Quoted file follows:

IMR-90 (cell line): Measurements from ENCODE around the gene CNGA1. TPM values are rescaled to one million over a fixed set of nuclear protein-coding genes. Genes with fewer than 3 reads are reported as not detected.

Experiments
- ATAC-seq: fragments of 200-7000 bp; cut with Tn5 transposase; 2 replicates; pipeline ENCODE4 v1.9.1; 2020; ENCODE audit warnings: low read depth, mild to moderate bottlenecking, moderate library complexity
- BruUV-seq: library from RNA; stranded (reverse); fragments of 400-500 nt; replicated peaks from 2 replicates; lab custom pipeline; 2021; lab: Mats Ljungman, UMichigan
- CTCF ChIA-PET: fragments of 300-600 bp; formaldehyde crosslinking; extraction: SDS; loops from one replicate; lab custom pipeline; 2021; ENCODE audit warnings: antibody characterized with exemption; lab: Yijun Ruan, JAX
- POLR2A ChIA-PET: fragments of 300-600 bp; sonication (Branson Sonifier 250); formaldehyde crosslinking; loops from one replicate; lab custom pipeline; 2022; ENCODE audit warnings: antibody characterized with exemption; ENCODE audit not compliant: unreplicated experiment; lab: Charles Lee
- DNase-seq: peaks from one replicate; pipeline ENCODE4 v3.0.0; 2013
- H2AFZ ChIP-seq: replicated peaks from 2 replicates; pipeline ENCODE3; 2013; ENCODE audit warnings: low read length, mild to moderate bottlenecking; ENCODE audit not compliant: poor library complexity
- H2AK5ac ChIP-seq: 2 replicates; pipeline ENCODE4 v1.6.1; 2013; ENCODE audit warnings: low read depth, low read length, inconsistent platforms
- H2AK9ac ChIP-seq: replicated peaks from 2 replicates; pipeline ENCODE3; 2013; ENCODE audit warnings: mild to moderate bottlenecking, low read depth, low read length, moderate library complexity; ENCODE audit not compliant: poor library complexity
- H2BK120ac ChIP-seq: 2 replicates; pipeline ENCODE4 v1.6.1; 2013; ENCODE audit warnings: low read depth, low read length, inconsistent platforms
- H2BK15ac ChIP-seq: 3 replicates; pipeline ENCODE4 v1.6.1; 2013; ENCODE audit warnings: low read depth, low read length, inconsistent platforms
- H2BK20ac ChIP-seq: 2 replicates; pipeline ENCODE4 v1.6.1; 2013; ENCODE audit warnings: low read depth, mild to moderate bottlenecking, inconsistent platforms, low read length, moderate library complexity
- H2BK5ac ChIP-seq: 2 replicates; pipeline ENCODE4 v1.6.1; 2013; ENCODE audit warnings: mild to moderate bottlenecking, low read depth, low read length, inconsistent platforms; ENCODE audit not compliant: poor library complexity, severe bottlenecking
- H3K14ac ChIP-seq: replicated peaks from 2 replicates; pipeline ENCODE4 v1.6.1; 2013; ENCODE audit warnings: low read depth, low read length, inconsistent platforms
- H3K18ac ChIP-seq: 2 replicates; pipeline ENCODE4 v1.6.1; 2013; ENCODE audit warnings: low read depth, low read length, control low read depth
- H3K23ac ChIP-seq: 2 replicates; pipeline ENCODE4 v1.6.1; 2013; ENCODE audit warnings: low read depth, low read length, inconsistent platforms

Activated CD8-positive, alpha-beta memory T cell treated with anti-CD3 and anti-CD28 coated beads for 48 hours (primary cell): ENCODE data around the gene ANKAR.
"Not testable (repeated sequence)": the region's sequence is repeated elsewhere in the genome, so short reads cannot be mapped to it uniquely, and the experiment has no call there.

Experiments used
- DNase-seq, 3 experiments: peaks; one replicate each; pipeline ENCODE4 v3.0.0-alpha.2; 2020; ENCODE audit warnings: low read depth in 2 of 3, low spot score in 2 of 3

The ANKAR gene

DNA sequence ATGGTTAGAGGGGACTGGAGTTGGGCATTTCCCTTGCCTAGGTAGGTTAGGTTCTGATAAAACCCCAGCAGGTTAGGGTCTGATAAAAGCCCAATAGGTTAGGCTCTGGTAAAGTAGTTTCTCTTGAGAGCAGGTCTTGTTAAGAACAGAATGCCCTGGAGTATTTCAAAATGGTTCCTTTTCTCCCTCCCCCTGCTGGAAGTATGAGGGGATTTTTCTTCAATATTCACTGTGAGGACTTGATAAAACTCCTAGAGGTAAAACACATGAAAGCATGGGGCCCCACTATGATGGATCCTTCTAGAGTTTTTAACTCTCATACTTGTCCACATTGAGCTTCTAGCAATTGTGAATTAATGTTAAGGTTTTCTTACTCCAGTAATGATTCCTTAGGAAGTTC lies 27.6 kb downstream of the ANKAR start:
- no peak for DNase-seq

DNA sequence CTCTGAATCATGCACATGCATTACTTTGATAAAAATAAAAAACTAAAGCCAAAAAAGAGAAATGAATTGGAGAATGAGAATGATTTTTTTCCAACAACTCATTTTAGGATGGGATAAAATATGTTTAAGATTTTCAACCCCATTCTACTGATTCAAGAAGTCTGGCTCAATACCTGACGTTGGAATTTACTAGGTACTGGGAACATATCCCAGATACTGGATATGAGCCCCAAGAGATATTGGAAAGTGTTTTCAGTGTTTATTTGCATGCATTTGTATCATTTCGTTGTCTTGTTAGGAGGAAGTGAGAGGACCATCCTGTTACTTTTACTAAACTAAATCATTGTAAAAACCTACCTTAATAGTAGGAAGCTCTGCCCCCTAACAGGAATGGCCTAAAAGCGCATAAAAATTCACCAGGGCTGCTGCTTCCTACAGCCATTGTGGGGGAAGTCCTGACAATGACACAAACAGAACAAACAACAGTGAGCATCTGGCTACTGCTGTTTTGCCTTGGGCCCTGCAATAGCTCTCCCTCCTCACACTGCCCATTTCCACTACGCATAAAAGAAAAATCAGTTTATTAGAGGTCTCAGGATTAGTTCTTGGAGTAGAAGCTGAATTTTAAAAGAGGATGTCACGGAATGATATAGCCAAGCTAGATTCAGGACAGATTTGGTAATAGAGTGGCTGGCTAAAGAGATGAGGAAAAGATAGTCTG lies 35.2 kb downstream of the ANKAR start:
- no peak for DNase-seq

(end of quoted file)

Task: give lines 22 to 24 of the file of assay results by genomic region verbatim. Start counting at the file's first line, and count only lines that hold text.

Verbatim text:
The ANKAR gene

DNA sequence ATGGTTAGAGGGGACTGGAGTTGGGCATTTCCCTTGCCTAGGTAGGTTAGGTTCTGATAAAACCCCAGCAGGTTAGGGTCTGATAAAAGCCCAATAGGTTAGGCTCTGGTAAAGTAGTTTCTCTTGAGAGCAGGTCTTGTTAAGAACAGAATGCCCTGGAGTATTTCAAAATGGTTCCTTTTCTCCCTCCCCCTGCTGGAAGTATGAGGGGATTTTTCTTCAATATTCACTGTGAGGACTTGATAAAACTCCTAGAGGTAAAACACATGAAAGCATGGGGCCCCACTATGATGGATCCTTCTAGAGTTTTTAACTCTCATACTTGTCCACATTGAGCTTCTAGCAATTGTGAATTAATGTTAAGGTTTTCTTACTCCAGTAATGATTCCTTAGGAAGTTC lies 27.6 kb downstream of the ANKAR start:
- no peak for DNase-seq